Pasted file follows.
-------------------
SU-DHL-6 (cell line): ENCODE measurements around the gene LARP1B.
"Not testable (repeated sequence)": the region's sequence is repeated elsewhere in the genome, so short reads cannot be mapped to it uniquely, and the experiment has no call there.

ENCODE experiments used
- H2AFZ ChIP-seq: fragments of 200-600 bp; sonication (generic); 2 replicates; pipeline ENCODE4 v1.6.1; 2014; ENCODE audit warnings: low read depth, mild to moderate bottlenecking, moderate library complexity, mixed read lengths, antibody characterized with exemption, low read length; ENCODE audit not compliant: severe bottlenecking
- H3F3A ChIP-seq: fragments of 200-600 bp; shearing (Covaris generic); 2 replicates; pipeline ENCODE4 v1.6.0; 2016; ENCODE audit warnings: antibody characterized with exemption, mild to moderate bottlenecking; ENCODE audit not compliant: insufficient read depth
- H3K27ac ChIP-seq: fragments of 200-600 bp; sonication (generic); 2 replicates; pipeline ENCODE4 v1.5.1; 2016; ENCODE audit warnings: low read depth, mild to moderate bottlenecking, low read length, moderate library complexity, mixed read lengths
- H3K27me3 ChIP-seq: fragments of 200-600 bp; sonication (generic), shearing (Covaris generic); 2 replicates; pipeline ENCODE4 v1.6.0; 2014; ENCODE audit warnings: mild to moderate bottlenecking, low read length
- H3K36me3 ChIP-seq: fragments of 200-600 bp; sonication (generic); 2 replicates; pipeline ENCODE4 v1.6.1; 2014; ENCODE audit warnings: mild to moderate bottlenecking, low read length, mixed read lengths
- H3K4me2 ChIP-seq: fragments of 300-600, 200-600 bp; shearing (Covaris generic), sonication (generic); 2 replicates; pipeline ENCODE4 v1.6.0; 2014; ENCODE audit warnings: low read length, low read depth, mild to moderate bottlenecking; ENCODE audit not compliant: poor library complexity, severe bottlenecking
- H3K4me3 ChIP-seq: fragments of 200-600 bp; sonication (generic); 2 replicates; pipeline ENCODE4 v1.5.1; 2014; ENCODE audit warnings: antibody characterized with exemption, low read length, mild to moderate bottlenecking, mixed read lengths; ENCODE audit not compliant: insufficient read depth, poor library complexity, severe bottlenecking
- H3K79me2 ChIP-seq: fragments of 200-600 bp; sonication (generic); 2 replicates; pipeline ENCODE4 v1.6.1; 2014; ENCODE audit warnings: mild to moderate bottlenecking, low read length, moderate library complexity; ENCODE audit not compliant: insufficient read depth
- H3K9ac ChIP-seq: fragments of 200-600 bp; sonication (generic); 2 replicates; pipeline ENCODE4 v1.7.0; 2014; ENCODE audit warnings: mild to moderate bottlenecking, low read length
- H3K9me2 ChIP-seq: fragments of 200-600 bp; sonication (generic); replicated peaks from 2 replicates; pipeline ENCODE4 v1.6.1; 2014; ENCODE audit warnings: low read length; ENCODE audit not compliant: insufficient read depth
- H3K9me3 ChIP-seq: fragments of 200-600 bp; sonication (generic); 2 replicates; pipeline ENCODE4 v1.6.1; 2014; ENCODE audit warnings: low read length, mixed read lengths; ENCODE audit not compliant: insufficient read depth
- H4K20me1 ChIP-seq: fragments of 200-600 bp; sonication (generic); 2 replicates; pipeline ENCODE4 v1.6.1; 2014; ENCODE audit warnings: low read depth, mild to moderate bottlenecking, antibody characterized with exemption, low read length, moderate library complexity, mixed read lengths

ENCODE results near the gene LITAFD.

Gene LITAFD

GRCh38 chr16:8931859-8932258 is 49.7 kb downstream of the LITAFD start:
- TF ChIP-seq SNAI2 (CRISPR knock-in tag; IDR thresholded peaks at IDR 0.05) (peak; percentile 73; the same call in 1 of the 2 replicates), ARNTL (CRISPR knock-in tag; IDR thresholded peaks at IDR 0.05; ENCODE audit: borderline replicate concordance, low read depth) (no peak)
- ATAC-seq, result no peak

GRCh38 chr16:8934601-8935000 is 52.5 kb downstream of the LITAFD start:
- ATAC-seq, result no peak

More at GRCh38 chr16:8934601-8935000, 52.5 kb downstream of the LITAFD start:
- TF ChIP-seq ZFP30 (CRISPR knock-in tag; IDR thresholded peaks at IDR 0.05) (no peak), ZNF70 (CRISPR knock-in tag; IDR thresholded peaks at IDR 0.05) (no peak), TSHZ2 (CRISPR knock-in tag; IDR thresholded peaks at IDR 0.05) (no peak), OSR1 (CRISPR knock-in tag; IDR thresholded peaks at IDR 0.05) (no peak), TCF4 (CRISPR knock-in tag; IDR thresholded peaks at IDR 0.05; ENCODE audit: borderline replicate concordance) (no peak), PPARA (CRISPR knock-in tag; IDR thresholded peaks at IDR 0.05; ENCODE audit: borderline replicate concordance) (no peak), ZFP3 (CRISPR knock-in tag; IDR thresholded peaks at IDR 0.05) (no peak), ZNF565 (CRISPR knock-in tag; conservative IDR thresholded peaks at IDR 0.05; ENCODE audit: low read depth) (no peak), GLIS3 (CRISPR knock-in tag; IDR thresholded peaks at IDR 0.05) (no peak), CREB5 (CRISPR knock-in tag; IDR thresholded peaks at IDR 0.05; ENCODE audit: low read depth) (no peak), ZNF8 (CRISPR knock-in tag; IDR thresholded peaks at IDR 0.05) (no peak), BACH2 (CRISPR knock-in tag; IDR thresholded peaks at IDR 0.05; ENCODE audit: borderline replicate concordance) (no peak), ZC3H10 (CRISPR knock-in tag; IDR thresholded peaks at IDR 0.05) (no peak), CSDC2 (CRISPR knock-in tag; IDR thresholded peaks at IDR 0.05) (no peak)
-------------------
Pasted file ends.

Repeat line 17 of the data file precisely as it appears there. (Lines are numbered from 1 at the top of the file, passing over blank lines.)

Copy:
Gene LITAFD